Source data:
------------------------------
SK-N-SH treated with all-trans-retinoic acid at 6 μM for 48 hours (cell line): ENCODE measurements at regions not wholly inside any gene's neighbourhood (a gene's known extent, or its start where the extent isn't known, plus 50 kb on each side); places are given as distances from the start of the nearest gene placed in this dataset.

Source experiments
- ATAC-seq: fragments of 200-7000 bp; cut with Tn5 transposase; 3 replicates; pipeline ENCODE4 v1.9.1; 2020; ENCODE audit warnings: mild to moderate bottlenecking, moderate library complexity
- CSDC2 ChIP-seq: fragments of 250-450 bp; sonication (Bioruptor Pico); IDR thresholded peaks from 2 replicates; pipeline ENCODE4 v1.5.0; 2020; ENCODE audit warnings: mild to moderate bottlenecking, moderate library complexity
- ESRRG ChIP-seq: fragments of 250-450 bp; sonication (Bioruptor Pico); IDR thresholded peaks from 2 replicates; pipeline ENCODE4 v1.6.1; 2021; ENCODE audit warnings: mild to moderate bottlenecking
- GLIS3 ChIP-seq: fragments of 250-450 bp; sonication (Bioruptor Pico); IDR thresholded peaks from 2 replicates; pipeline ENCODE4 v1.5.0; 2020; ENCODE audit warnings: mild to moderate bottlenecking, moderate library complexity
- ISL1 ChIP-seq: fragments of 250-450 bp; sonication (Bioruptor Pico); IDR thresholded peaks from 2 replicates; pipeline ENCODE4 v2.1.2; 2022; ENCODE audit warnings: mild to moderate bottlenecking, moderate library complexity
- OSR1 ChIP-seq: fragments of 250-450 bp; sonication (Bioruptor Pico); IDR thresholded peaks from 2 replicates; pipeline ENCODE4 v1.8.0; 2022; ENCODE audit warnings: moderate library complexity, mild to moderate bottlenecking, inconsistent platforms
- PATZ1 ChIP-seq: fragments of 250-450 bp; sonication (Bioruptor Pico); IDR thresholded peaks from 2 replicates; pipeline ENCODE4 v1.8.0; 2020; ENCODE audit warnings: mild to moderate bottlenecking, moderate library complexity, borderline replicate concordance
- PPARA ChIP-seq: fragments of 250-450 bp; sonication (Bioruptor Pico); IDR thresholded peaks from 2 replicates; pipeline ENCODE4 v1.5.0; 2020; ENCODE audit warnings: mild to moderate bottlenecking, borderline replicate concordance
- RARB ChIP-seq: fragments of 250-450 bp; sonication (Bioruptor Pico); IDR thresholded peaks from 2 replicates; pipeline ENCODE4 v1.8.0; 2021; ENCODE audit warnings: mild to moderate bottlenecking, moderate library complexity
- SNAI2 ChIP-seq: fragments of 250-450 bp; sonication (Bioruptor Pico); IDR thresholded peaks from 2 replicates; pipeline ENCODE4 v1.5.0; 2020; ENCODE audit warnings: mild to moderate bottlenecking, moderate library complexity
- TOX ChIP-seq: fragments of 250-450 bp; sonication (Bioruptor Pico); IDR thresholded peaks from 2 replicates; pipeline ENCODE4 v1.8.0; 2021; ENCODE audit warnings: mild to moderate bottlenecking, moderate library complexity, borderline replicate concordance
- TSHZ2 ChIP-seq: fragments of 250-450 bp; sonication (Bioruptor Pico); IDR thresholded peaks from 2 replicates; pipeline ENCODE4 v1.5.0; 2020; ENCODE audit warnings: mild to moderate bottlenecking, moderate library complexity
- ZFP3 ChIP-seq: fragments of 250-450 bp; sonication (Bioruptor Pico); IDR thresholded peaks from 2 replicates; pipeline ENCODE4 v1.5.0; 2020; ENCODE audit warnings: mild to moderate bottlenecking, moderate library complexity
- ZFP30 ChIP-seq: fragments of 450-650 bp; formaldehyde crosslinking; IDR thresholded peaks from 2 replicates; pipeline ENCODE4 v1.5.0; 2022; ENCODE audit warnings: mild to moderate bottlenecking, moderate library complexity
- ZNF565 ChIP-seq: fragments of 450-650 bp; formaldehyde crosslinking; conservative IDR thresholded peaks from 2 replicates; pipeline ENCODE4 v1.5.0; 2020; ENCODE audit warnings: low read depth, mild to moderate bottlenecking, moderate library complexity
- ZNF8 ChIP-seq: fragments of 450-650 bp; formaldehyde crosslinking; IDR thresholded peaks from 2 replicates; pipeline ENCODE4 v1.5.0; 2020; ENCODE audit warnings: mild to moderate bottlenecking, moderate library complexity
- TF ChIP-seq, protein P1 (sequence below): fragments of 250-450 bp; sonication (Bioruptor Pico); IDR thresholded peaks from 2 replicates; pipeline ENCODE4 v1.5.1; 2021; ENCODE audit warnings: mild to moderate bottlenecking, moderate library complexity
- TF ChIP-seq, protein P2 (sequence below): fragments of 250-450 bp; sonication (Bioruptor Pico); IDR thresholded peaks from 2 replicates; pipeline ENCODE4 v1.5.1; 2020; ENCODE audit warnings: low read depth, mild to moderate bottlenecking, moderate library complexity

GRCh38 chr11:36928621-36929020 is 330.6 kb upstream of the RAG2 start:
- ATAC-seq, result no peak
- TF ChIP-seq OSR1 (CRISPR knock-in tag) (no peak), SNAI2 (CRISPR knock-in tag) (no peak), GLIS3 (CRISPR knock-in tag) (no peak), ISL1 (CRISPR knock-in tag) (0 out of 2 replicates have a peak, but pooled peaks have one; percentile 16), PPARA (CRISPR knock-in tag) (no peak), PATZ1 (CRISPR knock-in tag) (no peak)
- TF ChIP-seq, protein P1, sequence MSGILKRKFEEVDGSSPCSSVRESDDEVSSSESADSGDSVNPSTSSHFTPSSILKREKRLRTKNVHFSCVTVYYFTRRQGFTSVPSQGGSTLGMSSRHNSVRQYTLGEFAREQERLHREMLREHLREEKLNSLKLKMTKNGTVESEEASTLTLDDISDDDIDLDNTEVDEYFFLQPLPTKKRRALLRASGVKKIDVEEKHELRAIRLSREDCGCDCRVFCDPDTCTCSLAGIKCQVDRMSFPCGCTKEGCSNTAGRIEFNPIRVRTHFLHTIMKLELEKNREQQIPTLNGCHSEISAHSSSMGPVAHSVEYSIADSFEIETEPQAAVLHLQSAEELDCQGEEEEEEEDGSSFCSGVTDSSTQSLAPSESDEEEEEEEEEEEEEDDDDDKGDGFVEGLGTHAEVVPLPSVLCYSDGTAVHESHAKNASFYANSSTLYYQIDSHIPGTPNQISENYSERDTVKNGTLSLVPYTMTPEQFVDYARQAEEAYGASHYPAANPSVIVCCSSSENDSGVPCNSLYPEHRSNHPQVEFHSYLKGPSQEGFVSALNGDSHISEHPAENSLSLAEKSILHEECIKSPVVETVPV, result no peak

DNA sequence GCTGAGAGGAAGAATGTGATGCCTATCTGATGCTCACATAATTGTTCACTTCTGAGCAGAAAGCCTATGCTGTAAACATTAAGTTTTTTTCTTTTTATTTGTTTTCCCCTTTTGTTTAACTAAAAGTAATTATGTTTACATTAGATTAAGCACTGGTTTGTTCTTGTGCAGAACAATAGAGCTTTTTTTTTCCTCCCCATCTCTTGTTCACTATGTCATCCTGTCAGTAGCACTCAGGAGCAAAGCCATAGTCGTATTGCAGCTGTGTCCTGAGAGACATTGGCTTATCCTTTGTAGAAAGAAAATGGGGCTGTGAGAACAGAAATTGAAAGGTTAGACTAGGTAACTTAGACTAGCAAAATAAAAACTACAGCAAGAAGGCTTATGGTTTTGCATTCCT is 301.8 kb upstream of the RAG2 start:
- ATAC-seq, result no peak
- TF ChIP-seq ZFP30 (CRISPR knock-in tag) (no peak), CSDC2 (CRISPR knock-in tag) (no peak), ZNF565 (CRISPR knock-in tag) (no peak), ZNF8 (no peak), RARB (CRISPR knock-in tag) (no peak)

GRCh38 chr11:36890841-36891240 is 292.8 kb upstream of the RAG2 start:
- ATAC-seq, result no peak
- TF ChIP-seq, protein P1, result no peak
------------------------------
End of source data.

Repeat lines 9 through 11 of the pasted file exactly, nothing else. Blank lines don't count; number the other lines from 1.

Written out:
- PATZ1 ChIP-seq: fragments of 250-450 bp; sonication (Bioruptor Pico); IDR thresholded peaks from 2 replicates; pipeline ENCODE4 v1.8.0; 2020; ENCODE audit warnings: mild to moderate bottlenecking, moderate library complexity, borderline replicate concordance
- PPARA ChIP-seq: fragments of 250-450 bp; sonication (Bioruptor Pico); IDR thresholded peaks from 2 replicates; pipeline ENCODE4 v1.5.0; 2020; ENCODE audit warnings: mild to moderate bottlenecking, borderline replicate concordance
- RARB ChIP-seq: fragments of 250-450 bp; sonication (Bioruptor Pico); IDR thresholded peaks from 2 replicates; pipeline ENCODE4 v1.8.0; 2021; ENCODE audit warnings: mild to moderate bottlenecking, moderate library complexity